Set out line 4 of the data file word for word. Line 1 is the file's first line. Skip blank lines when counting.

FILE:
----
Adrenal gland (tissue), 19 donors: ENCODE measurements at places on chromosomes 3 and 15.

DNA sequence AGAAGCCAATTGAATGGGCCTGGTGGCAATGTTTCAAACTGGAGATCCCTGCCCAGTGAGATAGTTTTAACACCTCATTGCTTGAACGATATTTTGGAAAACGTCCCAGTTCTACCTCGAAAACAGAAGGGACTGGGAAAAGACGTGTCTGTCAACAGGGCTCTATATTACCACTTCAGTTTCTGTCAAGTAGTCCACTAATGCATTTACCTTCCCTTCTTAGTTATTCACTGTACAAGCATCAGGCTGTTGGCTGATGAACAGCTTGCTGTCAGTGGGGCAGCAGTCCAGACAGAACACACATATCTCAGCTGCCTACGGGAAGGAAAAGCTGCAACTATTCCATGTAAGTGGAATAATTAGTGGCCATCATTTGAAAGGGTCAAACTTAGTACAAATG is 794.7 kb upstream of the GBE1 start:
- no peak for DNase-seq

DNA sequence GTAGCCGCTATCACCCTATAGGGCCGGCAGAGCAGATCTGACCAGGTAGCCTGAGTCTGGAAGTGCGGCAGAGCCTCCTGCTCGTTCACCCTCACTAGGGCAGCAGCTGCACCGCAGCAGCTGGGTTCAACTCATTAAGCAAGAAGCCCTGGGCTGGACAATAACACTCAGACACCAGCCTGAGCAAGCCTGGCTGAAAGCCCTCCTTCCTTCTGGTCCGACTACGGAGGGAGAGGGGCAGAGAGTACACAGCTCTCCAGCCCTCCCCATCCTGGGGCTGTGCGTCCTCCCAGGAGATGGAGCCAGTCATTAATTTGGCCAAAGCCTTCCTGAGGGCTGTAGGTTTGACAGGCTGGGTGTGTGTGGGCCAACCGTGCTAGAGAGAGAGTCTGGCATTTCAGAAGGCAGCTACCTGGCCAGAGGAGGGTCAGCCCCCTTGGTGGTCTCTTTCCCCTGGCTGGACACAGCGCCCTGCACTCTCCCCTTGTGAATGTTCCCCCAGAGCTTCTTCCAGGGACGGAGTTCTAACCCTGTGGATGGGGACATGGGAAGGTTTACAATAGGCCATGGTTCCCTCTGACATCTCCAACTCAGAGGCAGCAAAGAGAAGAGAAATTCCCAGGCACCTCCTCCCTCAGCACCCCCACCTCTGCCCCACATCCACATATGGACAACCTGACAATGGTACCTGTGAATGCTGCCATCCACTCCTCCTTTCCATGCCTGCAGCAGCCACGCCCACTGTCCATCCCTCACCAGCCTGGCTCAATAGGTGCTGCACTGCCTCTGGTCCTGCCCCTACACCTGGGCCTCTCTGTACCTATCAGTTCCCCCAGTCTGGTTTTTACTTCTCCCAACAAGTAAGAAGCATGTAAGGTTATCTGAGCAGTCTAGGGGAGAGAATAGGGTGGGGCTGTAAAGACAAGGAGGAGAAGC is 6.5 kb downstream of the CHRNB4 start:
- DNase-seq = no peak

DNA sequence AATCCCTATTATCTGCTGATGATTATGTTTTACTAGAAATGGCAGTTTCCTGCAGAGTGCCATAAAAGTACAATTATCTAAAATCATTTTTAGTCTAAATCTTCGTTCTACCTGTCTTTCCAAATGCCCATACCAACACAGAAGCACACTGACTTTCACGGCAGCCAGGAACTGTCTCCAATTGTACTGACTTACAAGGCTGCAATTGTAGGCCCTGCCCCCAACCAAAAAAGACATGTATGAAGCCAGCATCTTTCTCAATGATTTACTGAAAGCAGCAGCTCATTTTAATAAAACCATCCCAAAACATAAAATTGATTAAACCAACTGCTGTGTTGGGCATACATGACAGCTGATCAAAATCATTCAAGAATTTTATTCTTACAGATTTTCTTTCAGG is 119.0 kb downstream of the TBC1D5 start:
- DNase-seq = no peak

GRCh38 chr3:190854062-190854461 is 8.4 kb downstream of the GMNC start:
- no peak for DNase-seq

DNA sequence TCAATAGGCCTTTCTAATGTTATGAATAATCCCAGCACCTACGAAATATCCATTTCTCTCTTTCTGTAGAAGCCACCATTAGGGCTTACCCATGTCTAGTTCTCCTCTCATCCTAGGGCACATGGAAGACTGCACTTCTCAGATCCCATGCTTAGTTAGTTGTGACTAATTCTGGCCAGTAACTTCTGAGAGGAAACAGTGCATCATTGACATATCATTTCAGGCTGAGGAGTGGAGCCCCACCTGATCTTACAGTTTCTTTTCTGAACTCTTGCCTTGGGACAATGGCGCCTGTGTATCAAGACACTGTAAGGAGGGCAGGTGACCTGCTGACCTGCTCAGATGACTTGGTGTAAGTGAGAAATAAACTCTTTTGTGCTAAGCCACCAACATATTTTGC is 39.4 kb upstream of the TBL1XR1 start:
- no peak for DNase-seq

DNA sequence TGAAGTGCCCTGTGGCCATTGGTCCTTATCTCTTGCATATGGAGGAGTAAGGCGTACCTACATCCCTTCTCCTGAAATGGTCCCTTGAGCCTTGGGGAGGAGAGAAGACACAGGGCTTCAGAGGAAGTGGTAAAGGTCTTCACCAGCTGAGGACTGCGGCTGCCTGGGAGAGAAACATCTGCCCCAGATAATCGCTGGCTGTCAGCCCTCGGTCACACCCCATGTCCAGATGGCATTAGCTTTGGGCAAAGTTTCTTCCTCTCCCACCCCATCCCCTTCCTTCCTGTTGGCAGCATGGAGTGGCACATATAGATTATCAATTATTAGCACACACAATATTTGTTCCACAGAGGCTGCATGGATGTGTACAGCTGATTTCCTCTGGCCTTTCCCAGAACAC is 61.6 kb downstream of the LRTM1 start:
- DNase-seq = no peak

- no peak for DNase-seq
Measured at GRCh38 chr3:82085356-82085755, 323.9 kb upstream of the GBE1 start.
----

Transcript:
DNA sequence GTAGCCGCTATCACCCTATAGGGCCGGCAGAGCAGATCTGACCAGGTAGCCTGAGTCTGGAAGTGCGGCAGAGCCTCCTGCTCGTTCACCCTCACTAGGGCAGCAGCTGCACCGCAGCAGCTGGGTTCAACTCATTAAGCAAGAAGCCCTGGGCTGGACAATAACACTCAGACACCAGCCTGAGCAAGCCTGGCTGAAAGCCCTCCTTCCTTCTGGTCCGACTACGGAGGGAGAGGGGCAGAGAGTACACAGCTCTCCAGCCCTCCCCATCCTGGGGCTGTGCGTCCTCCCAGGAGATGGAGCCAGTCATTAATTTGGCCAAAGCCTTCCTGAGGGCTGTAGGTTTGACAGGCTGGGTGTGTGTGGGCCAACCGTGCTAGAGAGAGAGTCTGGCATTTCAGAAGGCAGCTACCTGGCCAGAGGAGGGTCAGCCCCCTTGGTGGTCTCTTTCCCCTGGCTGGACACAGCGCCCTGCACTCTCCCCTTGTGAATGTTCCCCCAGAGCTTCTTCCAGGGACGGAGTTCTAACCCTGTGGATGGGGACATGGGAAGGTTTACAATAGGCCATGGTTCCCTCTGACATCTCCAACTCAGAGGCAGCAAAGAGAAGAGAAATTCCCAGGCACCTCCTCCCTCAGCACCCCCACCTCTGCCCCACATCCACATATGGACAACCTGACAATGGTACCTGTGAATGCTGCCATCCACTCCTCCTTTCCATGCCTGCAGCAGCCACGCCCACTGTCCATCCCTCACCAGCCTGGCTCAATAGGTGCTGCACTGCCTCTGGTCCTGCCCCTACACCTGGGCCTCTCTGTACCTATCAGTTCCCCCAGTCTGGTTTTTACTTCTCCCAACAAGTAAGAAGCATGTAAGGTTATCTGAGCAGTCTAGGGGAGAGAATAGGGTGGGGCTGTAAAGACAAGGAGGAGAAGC is 6.5 kb downstream of the CHRNB4 start: